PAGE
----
The corpse-nosher ranks are filled with diverse species. You have vultures, swooping down for a roadside snack. You have blowflies, which can smell death from up to 10 miles away. You have carrion beetles, which devour dried muscle. A dead human body is a wonderland of ecological niches, offering a wide range of homes and snacks for those inclined to eat. There are plenty of seats at death’s dinner table.

Remember the dermestid beetle? The helpful cuties we’d enlist to clean your parents’ skulls? Their job is to eat all the flesh off without damaging the bone. Let’s be clear: we don’t want them to eat the bone. Especially because other methods of flesh removal (like harsh chemicals) will not only hurt the bones, but might damage certain types of evidence, like marks on bones, which could be useful in criminal investigations. That’s why you bring in a colony of thousands of dermestids to do the dirty work. Plus, while you were over here complaining that they don’t eat enough bones, the beetles were also eating skin, hair, and feathers!

All right, but to your question: why don’t they eat bones, too? The simple answer is that eating bones is hard work. Not only that, but bones are not nutritionally useful to insects. Bones are mostly made of calcium, something insects just don’t need a lot of. Since they don’t need much calcium, insects like dermestids haven’t evolved to consume it or desire it. They’re about as interested in eating bones as you are.

But, here’s a dramatic twist: just because these beetles don’t usually eat bone doesn’t mean they won’t. It’s a cost-reward thing. Bones are a frustrating meal, but a meal is a meal. Peter Coffey, an agriculture educator at the University of Maryland, told me how he learned this firsthand when he used Dermestes maculatus to clean the skeleton of a stillborn lamb. Adult sheep bones are robust, “but in fetuses and newborns there are several places where fusion is not yet complete.” When he removed the lamb bones after the beetles finished cleaning them, “I noticed small round holes, about the diameter of a large larva.” It turns out beetles will go after less dense, delicate bones (like those of the stillborn lamb), but, Peter says, “there has to be a perfect storm of good environmental conditions and poor food availability before they’ll resort to bone, which would explain why it’s not more commonly observed.”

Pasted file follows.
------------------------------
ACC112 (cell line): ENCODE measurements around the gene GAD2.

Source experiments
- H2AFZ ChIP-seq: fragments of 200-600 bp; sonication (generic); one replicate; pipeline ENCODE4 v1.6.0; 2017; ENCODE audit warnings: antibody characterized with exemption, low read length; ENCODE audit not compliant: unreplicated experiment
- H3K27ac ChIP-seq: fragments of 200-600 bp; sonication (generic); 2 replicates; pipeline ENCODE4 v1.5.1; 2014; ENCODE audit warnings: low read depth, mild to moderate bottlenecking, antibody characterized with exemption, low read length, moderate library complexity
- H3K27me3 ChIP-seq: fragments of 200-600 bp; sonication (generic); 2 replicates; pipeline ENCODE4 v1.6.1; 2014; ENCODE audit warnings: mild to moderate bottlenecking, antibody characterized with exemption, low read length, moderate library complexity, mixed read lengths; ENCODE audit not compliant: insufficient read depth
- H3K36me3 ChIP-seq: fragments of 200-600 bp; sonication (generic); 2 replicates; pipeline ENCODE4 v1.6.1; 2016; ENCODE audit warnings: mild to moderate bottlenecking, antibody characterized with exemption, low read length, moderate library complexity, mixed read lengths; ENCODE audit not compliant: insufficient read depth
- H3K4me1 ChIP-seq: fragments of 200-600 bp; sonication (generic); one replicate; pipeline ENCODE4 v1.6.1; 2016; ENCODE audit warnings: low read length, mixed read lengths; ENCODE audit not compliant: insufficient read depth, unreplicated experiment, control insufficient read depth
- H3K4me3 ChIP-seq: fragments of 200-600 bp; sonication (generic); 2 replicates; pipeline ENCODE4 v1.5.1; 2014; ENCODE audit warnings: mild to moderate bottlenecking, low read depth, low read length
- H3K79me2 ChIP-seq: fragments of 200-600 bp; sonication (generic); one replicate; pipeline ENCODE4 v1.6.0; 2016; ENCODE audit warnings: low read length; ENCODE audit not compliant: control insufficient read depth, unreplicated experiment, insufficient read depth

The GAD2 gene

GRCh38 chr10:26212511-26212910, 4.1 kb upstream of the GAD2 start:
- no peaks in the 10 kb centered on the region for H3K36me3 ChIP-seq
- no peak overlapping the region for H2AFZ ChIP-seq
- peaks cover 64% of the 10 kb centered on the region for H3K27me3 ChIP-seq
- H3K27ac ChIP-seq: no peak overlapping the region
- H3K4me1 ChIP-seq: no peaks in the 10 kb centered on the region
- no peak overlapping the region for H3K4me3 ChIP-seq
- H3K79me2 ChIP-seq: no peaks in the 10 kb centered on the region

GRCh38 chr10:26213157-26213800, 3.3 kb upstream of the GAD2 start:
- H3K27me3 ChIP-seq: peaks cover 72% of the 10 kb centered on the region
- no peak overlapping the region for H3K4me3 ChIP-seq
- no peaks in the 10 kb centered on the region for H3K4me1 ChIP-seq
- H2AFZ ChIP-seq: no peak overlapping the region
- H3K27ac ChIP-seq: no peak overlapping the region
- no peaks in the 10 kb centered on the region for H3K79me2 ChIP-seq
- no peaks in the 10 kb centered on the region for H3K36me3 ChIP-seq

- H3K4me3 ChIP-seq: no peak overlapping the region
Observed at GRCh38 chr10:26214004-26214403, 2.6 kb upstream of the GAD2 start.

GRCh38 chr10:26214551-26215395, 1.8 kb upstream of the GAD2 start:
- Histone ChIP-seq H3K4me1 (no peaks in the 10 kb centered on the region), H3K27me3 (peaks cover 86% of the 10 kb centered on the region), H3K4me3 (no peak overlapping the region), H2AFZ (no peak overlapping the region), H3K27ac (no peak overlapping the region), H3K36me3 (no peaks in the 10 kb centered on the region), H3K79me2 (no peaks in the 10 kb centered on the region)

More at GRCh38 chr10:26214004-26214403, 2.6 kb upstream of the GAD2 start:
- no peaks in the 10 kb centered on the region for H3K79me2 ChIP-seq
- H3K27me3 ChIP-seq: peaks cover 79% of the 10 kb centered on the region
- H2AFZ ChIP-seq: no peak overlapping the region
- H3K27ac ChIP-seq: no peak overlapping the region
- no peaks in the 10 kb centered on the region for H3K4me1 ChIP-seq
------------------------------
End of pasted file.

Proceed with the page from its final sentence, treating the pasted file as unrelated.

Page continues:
So, while dermestids and other flesh-eating bugs do not usually eat bone, if they get hungry enough, they will. Humans behave the same way. When Paris was under siege in the late 16th century, the city was starving. When people inside the city ran out of cats and dogs and rats to eat, they began disinterring bodies from the mass graves in the cemetery. They took the bones and ground them into flour to make what became known as Madame de Montpensier’s bread. Bone appetit! (Actually, maybe don’t bone appetit, as many who ate the bone bread died themselves.)

It seems like no creature out there wants to eat bone, really prefers bone. But wait, I haven’t introduced you to Osedax, or the bone worm. (I mean, it’s right there in the name, people. Osedax means “bone eater” or “bone devourer” in Latin.) Bone worms start as tiny larvae, floating out in the vast blackness of the deep ocean. Suddenly, emerging from the void above is a big ol’ dead creature, like a whale or an elephant seal. The bone worm attaches, and the feast begins. To be fair, even Osedax don’t really devour the minerals in the bone. Instead, they burrow into the bone searching for collagen and lipids to eat. After the whale is gone, the worms die, but not before they release enough larvae to travel the currents waiting for another carcass to comes along.